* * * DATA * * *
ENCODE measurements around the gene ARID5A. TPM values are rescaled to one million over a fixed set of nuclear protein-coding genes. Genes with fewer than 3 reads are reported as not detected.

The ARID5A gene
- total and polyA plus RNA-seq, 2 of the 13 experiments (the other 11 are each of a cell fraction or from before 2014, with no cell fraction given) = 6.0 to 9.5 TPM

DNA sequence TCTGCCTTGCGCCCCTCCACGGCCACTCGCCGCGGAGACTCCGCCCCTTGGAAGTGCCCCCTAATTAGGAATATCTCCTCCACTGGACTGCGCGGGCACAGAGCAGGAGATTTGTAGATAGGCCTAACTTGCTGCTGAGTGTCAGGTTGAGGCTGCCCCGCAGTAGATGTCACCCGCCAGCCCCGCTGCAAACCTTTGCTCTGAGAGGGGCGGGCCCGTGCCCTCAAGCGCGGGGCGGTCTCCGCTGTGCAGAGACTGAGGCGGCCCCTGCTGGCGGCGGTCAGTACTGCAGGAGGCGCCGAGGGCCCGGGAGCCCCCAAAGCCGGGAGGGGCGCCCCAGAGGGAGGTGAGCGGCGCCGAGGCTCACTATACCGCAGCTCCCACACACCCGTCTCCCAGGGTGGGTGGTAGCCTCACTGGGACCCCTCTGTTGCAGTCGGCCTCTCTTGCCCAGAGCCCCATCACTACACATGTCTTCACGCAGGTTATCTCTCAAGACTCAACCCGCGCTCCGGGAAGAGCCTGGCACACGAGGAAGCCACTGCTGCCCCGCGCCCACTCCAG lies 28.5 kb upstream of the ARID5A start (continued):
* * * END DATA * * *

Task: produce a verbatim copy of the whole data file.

ENCODE measurements around the gene ARID5A. TPM values are rescaled to one million over a fixed set of nuclear protein-coding genes. Genes with fewer than 3 reads are reported as not detected.

The ARID5A gene
- total and polyA plus RNA-seq, 2 of the 13 experiments (the other 11 are each of a cell fraction or from before 2014, with no cell fraction given) = 6.0 to 9.5 TPM

DNA sequence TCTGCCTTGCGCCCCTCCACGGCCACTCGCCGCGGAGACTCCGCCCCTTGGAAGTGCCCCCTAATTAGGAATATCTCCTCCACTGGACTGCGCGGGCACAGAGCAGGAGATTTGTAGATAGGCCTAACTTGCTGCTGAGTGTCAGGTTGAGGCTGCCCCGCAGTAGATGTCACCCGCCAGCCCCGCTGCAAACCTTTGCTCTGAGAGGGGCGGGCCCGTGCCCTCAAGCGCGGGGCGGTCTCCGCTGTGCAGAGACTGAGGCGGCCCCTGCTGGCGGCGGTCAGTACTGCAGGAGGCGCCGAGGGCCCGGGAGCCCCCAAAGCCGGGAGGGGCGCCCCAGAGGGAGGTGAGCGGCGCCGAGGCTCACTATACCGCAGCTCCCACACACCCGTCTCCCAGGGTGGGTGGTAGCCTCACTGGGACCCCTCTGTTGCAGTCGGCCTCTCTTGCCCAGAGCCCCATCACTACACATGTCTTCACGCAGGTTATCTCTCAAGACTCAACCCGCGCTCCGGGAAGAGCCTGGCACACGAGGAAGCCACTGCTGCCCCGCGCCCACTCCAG lies 28.5 kb upstream of the ARID5A start (continued):